Photo: Robert Millard/LA Opera 2007
Or at least it isn't if it is done poorly. Which really gets to the heart of the problem with LA Opera’s current production of Die Lustige Witwe.
There is much to like about this evening, but the whole thing works so hard to achieve the desired effect that it can get cloying at times. Witwe
is one of three operas this season (the others being Hansel und Gretel
) that the company elected to present in English translation. I suppose the notion is that translation somehow makes them more accessible to an audience who might not be willing to see this opera otherwise. However, this production is not unlike an American trying to communicate with a foreign tourist by speaking English to them as if they were stupid and deaf : our company seems to believe that translation is insufficient to get Witwe
's jokes across, so just to make sure nothing is missed, the cast repeats them as slowly as possible.
Not that this afternoon’s performance was like watching paint dry. However, when the length of Lehár’s work reaches Wagnerian proportions, as it did here, one begins to drift away. Actually I’m making things sound worse than they are. There are several charming qualities to this production and they go by the names of Susan Graham, Rod Gilfry, and Eric Cutler. All three gave exemplary performances and Graham's wonderful voice often made you forget the ridiculous French accents everyone was trying to affect. At times it was like watching those European vacation episodes of I Love Lucy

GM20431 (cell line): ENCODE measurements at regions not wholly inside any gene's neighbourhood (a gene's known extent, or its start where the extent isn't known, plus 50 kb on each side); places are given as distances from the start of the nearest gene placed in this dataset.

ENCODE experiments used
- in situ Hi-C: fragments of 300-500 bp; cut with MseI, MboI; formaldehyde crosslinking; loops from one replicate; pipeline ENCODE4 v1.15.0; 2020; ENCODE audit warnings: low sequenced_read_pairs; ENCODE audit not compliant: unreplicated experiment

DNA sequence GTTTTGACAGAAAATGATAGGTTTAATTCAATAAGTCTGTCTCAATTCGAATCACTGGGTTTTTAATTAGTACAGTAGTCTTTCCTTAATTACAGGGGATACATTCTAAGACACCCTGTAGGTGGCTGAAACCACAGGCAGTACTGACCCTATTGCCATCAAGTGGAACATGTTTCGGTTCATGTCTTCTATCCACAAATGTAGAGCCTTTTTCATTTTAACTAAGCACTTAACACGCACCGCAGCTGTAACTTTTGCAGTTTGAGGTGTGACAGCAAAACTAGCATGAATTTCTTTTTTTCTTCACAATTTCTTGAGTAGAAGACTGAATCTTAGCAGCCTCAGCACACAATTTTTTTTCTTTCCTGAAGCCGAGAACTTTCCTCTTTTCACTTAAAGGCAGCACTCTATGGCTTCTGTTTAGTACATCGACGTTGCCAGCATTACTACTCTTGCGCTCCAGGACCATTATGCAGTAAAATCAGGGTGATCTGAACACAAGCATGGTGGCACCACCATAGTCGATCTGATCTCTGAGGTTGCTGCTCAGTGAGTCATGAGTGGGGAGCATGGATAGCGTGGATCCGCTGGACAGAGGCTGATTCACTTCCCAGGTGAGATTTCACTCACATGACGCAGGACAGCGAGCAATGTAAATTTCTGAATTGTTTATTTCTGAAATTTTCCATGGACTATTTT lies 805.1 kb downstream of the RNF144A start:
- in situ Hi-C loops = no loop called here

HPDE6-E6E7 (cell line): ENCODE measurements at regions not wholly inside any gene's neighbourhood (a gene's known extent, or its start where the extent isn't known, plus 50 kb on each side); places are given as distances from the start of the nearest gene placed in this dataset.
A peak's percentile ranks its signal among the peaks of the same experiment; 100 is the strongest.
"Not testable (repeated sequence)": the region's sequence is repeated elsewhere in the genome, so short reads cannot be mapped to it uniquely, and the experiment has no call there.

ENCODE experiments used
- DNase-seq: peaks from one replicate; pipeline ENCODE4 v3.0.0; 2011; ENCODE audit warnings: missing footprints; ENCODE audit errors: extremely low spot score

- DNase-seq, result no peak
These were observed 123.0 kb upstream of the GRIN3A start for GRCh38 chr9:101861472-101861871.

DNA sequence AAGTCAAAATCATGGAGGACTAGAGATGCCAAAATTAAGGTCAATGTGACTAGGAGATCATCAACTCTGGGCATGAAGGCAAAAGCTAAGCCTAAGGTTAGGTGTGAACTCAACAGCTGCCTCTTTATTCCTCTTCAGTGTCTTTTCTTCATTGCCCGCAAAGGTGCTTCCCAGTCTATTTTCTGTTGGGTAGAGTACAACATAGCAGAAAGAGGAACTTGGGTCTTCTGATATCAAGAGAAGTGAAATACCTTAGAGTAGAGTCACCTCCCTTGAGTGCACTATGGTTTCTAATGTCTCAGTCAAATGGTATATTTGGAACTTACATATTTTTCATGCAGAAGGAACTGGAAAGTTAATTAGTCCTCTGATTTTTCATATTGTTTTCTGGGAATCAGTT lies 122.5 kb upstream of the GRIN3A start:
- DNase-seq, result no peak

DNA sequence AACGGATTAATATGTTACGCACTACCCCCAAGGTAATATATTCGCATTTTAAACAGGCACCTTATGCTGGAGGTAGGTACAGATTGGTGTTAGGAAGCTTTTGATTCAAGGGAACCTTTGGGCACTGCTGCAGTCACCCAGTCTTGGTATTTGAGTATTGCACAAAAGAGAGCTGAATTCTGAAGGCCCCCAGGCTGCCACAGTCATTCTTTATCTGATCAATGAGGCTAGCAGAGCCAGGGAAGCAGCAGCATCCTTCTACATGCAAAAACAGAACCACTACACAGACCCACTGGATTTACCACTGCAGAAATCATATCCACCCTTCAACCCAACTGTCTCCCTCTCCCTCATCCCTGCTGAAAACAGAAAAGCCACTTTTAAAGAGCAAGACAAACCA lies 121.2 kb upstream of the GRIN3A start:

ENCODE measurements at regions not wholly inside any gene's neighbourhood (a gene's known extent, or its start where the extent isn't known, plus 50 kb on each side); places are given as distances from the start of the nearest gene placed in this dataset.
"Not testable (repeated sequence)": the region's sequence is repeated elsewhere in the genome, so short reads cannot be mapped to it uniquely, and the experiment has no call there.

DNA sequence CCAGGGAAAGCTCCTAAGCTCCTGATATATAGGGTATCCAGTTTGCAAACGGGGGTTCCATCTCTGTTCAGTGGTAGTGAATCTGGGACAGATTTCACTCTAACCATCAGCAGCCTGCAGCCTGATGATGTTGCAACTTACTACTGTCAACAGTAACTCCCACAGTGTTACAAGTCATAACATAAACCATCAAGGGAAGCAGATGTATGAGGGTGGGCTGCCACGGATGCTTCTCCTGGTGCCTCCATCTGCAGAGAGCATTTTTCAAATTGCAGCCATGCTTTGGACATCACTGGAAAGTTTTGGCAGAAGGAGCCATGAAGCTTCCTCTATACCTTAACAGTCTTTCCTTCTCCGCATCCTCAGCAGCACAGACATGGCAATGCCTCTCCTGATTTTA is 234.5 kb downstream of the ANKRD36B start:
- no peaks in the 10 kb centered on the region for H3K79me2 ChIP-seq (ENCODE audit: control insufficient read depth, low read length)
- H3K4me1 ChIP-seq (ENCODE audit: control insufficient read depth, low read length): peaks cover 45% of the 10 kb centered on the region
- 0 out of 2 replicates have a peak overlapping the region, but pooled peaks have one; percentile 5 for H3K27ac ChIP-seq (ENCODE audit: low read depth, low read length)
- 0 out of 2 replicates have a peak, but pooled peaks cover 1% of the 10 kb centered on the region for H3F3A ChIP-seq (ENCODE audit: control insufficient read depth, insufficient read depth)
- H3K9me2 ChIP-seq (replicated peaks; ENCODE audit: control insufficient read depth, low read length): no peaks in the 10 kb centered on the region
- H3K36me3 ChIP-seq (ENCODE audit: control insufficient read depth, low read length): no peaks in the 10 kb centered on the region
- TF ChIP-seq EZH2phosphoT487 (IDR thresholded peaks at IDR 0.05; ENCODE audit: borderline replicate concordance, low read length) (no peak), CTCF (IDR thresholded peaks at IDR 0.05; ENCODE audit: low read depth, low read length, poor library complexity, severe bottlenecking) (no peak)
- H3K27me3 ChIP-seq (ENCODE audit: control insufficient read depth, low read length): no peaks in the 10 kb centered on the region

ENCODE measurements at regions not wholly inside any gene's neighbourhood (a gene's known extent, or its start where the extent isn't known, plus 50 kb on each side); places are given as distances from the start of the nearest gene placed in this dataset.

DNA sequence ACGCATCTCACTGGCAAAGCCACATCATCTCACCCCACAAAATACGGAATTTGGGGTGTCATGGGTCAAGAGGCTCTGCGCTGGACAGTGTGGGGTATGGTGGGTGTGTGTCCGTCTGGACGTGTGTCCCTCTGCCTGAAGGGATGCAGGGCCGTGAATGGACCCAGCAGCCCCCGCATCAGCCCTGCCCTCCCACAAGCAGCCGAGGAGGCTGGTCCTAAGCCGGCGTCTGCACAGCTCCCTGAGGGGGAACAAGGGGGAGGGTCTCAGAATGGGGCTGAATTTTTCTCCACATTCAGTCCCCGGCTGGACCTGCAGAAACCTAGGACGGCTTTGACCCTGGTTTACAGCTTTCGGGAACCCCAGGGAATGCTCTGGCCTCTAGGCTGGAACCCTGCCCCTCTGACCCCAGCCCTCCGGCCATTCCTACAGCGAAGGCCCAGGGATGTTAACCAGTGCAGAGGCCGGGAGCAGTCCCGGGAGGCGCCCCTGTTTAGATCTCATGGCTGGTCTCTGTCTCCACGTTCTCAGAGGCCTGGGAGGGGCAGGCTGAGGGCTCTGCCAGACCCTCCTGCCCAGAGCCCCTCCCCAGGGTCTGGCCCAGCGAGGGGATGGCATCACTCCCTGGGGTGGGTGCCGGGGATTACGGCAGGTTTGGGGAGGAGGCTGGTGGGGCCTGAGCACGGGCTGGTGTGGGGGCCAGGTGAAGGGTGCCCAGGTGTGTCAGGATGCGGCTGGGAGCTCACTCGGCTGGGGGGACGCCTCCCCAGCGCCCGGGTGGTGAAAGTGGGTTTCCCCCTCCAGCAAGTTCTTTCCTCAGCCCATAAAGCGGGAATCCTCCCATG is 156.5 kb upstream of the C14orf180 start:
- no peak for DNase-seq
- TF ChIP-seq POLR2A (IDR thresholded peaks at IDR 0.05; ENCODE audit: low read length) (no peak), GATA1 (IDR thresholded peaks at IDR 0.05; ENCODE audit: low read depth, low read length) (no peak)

except without the comedy. Graham is funny and has good timing but there is too much here for her to overcome. Cutler is quickly becoming one of my favorites and Gilfry is always a pleasure to hear.
Another surprise though was an honest-to-God competent ballet sequence at the start of Act III. I certainly don't mind ballet in my opera, but I must admit I've never seen it done well, particularly here in LA. Special credit goes to Peggy Hickey and her leads in Act III, Lisa Gillespie and Jonathan Sharp, who were actually given the time, attention, and space to put a dance sequence together that was worth seeing. The production comes by way of SF Opera and Lofti Mansouri who also jazzed up the libretto a little bit. His liberties were probably much easier for many to swallow than the ones Gary Marshall took with Offenbach's La Grande-Duchesse de Gérolstein
here in 2005. Somehow, though, I'd rather have the Catskill kitsch than this tepid slow-motion Juggernaut. Still, there are probably worse ways to spend 3-1/2 hours.